Mayor Steve Bach leaned across the table, and began rattling off his stormwater plan, gesticulating with his long arms.
"I am not comfortable with this city delegating or abdicating its responsibility or authority through a third party," he told the audience of City Councilors, El Paso County commissioners, small-town mayors, and volunteers of the Regional Stormwater Task Force. "At the same time, and I want to be clear on this, I do want to participate on a regional basis.
"So I have just pounded out here some ideas, and I know it's the first time you've seen it. I'm happy to answer any questions."
If his words conveyed a certain hopefulness, everything else suggested that Bach hardly expected widespread buy-in from this group. He had saved this talk for the end of the Oct. 9 gathering, he wasn't accepting public comments, and he actually answered few questions from his colleagues before moving on to media interviews.
He had good reason to fear an angry reaction.
After months of refusing to participate in task force efforts to craft a regional stormwater solution — which already has buy-in from the county, City Council, Pueblo, smaller municipalities and other stakeholders — the mayor was presenting his own plan. The task force is leaning toward asking voters for a region-wide fee for stormwater with the money controlled by a special governing board. The mayor wants to issue capital improvement bonds and apply the money to city projects for a few years, while coordinating large-scale work through a toothless regional authority. (See "How they stack up," below.)
Wrapping up his comments, Bach elicited further incredulity by asking the Task Force to delay its scheduled public meetings in October and November, until his own plan could be vetted.
The meetings are still on.
Many area leaders and volunteers gathered at City Hall following the meeting to lambaste the mayor's plan. Among the gripes were that it: would create debt; wasn't vetted through a public process; wouldn't fund stormwater regionally; and would only address the problem in the short-term. Proponents of the regional plan stressed that stormwater should be treated differently than other capital needs because "water knows no boundaries."
"We don't have any desire in the county to take power away from the city," County Commissioner Amy Lathen said.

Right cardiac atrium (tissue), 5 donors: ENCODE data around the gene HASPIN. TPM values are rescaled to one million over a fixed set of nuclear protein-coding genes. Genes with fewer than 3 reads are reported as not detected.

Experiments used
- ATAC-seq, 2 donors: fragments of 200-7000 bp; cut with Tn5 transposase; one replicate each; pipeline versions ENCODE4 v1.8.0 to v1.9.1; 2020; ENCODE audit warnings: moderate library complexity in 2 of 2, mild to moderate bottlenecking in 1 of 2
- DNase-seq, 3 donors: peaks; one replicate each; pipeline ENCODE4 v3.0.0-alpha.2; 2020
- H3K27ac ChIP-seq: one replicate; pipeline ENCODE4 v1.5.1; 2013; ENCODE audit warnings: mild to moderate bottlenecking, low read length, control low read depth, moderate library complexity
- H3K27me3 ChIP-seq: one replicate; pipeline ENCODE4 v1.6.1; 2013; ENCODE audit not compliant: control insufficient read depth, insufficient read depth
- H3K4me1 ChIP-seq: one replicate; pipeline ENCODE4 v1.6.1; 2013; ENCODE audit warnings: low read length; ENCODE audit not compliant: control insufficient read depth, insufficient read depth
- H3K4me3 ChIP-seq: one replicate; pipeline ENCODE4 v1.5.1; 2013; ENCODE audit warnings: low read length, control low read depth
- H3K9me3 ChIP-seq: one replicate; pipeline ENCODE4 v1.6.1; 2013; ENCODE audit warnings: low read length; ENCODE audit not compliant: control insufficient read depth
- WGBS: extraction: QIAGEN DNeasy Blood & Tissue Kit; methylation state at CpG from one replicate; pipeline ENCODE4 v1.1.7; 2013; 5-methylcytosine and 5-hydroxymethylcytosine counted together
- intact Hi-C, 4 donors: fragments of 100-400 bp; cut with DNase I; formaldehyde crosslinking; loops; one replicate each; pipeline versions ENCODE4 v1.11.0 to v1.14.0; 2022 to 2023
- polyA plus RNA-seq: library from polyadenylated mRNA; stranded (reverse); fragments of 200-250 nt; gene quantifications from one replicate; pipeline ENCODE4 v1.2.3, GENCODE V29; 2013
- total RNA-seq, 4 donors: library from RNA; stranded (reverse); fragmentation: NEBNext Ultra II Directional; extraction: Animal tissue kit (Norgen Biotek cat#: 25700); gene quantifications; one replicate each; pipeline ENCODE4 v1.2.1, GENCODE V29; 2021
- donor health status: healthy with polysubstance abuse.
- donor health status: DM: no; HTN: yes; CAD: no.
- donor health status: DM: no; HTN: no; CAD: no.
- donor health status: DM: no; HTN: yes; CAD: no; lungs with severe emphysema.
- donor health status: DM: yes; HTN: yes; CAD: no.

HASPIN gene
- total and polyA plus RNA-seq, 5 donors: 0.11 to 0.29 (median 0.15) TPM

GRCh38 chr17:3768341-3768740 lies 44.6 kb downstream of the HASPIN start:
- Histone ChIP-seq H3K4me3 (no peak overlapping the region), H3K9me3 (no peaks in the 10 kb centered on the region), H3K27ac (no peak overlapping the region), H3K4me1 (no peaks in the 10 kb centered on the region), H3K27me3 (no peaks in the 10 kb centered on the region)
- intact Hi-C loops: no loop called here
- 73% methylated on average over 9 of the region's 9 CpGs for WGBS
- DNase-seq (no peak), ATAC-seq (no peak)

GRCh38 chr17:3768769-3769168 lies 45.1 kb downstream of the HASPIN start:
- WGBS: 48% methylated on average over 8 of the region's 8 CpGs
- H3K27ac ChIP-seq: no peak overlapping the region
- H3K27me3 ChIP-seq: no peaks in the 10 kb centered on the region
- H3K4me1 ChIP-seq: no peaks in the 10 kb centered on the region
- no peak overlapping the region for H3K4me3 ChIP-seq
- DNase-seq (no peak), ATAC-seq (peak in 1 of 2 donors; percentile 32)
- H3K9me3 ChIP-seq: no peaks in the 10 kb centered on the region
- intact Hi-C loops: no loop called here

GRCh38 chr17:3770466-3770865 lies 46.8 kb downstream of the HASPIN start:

Following the meeting, though, Bach explained to the Independent that he was concerned with more than power. He believed his plan would more holistically address the city's capital needs, since his proposed bonds would also help beautify parks, fix roads and bridges, and replace police cars. And, he noted, it would do so without a tax increase.
"To me that's the last resort," he said. "We may get there, [but] I believe we can bridge this over the next half-decade and demonstrate that we can be efficient and effective redeploying existing dollars so that then, if we need to ask for a tax, we've got the confidence of the public."
Lathen countered that Bach was being unrealistic.
"I don't want [a tax or fee], either," she said. " ... We'll look at absolutely any possibility out there, including what [Bach] has proposed. But we have to be honest about what we're looking at, and we have to be honest about the scope of this problem and our responsibilities. ... We have identified over a half billion dollars in issues, in this case, in the city alone. We don't have that in our budgets. We don't have it."
What's the figure, now?
At the beginning of the year, the Regional Stormwater Task Force, working alongside city and county staff, released the first estimate of the area's stormwater capital needs: more than $906 million for the region, about $686 million in the city alone.
The city number — made by compiling old lists of projects and checking with neighborhoods to look for new ones — was significantly higher than previous estimates for the city's needs. Mayor Steve Bach quickly announced that he'd hire an outside engineering firm, CH2M HILL, to review the list.
On Oct. 9, representatives from the firm provided a new number for city stormwater needs: more than $534 million. The smaller figure reflects the firm's review of projects, which found 31 were already complete, 12 were duplicated, and one did not exist. The firm also removed many projects from the list that it classified as "maintenance" rather than capital needs, and upped the cost of many other projects to better reflect current costs.
However, CH2M HILL was only able to come up with solid cost estimates for 154 projects. Costs of another 84 projects were not updated. The firm found just 34 projects — worth about $137 million — were both high-priority and well-understood enough to provide a true cost estimate.
Given the difficulties, neither the original county estimate nor CH2M HILL's can be considered complete, and it should be noted that neither considers the impact of recent floods.
Ch2M HILL's report does, however, give better guidance as to which projects should be completed first. The county, working with other stakeholders, is also contracting with Ch2M HILL for a similar report that will cover El Paso County. It is due out in December.
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